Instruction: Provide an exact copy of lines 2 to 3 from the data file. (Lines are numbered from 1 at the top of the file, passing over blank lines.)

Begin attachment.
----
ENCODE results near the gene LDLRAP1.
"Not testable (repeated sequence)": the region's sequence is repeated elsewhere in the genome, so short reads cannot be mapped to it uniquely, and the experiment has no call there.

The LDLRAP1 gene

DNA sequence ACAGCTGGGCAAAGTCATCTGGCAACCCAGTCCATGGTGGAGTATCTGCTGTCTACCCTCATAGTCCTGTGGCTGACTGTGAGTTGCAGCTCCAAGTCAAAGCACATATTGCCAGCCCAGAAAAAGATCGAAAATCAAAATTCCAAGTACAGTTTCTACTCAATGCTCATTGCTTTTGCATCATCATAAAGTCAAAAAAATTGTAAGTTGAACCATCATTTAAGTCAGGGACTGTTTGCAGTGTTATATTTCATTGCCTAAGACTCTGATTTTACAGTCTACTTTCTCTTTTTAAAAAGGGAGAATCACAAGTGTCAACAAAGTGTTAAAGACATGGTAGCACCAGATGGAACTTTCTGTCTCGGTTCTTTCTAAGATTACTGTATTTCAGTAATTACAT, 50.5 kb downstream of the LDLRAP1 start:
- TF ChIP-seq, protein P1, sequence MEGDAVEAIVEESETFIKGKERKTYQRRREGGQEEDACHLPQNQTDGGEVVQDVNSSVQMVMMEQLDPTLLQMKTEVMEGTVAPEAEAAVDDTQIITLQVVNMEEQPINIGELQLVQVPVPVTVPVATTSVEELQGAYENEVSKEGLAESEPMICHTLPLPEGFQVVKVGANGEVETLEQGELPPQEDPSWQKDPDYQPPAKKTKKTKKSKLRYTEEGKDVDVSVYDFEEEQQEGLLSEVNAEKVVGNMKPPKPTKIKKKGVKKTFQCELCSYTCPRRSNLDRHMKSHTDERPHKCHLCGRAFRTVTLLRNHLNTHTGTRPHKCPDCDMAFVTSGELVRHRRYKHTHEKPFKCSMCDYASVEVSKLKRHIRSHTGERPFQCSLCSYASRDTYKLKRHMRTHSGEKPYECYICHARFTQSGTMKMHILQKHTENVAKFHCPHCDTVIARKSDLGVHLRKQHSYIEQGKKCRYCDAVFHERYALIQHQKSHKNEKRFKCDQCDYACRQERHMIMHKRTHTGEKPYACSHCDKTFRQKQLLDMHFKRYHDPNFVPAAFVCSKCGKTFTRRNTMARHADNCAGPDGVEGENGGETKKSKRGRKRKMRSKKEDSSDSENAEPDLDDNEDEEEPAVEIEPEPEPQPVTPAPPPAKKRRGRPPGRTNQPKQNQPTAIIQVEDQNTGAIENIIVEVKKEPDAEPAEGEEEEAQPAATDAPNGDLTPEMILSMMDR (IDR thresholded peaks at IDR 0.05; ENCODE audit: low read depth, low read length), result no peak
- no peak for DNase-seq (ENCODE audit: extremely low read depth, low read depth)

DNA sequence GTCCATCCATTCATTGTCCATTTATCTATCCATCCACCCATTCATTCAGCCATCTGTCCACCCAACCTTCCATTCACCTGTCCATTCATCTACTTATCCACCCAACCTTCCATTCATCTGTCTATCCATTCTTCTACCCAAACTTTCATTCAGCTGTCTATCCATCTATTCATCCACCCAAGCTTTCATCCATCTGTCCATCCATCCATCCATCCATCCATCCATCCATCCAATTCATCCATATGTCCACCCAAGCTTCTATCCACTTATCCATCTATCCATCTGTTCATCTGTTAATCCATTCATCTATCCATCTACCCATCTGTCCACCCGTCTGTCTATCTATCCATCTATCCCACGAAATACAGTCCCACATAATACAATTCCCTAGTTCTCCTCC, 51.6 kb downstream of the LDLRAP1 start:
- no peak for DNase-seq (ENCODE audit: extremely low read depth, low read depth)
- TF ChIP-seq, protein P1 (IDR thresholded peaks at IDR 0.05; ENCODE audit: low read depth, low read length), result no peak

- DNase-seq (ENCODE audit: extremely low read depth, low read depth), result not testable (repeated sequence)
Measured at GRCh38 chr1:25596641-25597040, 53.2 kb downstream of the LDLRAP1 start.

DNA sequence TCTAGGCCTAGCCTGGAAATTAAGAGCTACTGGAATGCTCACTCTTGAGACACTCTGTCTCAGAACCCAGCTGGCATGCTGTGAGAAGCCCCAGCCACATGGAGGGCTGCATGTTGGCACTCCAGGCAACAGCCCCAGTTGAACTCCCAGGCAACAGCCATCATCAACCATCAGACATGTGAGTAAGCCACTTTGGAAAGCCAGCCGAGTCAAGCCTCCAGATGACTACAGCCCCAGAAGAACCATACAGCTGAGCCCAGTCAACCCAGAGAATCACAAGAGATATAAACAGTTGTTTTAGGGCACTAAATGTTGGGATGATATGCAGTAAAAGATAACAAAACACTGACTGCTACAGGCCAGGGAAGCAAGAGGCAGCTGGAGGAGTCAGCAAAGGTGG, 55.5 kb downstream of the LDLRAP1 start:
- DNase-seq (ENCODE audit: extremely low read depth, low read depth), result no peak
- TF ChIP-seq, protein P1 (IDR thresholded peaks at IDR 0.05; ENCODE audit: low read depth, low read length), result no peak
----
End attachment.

"Not testable (repeated sequence)": the region's sequence is repeated elsewhere in the genome, so short reads cannot be mapped to it uniquely, and the experiment has no call there.

The LDLRAP1 gene